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KHADIM ALI (B. 1978)
PROPERTY FROM A PRIVATE COLLECTION, UNITED KINGDOM
KHADIM ALI (B. 1978)

Untitled (Rustam Series)

Details
KHADIM ALI (B. 1978)
Untitled (Rustam Series)
gouache and gold leaf on wasli; diptych
13½ x 10 in. (34.3 x 25.4 cm.) each; 27 x 20 in. (68.6 x 50.8 cm.)
Executed in 2011
Provenance
Chawkandi Gallery, Karachi

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Damian Vesey
Damian Vesey

Lot Essay

Khadim Ali's family, of Hazara refugees, originally from Bamiyan, Afghanistan, fled to Quetta in Pakistan to avoid persecution from the Taliban. However, after the September 11 attacks on the United States, and the subsequent invasion of Afghanistan, Quetta became the centre of the Taliban regime. Ali enrolled at the National College of Arts in Lahore, which provided him with refuge from persecution and the opportunity to study at the only university which taught the history and traditional techniques of miniature painting. These included making wasli and delicate brushes from bird feathers and animal hair.

The title Rustam Series refers to the heroic warrior from the celebrated 10th century epic Farsi poem in, the Shahnamah (Book of Kings) in which this pre-Islamic Persian titan is iconicised as the epitome of bravery, virtue, honor and glory. Today Ali has encountered a paradoxical appropriation of the secular Rustam by the younger members of the Taliban, despite themselves being Islamic fundamentalists.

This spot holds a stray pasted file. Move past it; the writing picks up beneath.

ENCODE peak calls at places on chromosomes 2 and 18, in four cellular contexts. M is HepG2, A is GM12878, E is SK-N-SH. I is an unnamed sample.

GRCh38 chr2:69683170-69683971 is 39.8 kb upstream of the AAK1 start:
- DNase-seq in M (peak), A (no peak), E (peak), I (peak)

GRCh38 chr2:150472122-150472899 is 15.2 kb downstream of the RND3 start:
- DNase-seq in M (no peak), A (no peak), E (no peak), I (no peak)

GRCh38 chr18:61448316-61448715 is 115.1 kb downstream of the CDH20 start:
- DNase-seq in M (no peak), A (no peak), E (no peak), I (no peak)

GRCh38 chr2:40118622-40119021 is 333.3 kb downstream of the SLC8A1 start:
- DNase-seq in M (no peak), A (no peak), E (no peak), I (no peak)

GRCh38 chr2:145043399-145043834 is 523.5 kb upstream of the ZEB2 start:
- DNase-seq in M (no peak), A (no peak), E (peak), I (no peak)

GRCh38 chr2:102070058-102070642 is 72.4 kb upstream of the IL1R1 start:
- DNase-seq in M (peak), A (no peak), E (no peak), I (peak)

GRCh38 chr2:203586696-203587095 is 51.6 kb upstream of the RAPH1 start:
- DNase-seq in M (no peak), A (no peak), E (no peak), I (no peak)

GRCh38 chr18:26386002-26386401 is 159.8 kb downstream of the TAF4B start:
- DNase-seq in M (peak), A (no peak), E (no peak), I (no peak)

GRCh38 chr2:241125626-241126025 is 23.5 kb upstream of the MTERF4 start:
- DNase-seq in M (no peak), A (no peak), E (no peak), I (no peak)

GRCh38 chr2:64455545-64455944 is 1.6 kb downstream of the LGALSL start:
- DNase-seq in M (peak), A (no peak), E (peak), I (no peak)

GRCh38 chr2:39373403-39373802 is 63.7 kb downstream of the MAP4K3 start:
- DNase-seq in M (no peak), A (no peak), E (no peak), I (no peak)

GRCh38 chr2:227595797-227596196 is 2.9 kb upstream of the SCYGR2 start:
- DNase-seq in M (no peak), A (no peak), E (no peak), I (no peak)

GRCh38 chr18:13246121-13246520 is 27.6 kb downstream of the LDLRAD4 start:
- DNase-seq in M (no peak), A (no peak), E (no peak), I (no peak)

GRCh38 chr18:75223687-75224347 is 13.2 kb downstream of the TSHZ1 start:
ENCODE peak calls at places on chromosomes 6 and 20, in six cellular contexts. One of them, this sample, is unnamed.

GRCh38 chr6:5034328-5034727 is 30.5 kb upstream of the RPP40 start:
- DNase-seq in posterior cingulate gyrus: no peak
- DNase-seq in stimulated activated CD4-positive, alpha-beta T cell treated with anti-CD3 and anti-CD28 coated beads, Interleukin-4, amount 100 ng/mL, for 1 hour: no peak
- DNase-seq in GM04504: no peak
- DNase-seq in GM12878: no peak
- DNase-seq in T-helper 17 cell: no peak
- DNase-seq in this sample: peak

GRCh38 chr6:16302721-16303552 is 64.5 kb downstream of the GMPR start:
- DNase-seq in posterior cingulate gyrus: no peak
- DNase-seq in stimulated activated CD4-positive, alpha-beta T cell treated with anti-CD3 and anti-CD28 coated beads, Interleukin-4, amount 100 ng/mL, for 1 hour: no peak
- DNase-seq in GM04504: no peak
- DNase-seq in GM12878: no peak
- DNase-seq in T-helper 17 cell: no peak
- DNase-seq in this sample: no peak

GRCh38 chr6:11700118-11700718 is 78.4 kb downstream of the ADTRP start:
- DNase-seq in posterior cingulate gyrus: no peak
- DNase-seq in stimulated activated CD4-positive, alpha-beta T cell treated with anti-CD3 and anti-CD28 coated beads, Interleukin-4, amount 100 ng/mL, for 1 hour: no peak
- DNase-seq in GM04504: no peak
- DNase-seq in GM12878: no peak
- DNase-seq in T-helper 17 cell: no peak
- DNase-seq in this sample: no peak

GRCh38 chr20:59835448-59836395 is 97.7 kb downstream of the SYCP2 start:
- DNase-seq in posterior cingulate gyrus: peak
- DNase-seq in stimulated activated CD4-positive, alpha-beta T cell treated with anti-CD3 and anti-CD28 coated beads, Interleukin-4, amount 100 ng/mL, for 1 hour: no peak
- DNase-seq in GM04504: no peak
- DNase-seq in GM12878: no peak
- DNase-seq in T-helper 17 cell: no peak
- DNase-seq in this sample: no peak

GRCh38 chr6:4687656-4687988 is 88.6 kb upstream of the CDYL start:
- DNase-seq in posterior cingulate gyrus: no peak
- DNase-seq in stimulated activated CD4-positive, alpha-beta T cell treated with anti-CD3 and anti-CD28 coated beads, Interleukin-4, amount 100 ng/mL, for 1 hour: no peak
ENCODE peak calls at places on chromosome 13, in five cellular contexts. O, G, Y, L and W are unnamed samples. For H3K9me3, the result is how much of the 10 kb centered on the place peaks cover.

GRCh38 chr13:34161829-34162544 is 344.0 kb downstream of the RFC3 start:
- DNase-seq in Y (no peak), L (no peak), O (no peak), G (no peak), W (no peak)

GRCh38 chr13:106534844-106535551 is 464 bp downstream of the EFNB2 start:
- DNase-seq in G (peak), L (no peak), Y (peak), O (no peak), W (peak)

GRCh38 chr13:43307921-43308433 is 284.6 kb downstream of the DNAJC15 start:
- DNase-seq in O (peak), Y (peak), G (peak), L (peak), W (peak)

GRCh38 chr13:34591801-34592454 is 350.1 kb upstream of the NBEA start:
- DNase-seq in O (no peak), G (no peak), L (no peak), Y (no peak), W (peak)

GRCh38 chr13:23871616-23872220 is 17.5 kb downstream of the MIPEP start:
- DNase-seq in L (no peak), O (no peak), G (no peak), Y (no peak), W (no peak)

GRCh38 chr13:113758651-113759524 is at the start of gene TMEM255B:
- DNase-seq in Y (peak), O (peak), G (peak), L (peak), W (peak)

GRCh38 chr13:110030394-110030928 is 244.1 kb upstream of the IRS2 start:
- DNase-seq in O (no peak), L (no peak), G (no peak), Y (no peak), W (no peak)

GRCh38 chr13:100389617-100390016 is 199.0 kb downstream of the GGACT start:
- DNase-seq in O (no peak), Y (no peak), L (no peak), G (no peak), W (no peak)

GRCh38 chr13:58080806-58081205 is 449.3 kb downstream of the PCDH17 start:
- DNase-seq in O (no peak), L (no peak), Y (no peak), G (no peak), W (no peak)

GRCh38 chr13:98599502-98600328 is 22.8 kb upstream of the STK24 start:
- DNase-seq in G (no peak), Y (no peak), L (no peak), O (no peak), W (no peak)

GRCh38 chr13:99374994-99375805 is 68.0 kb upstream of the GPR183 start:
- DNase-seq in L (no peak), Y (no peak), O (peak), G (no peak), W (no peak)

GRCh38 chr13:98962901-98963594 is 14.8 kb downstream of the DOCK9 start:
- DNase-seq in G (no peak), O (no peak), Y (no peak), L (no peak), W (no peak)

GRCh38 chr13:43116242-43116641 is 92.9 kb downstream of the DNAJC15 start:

Ali's diptych exemplifies a fusion of his eclectic heritage and traditional techniques. Slashed crimson heads are framed by the feather-like forms suspended across a red ribbon and simultaneously suggest traditional bird feather paintbrushes, and the beards of Taliban soldiers.

The horned figure who conjures this mystical reality refers to a hybrid manifestation of a Persian Div demon. "The demon I paint is a fusion of my own created elements with characters from the 11th century secular book by Abul Qasim Firdausi, the 'Shahnamah'". [http://www.artgallery.nsw.gov.au/work/80.2011 accessed on April 30, 2012]. The crimson ribbon therefore alludes to a specific tale in the Shahnamah when the blood from the slain demon King Div-e Sepida was used to cure the captured King and heroes of Persia. Therefore what looks like a blood red ribbon is in fact a red ribbon of blood.

Farsi text adorns the work as a calligraphic exercise, evidence of a fetishistic and cathartic exorcism of the meticulous process of miniature painting. Ali juxtaposes multiple histories of Persia, sardonically reconfiguring and re-mystifying their meanings in a contemporary world where heroes and symbols of the past have been diluted and even perverted. Contradictions and paradoxes co-exist and from within this plethora of exquisitely executed references, new meanings emerges.

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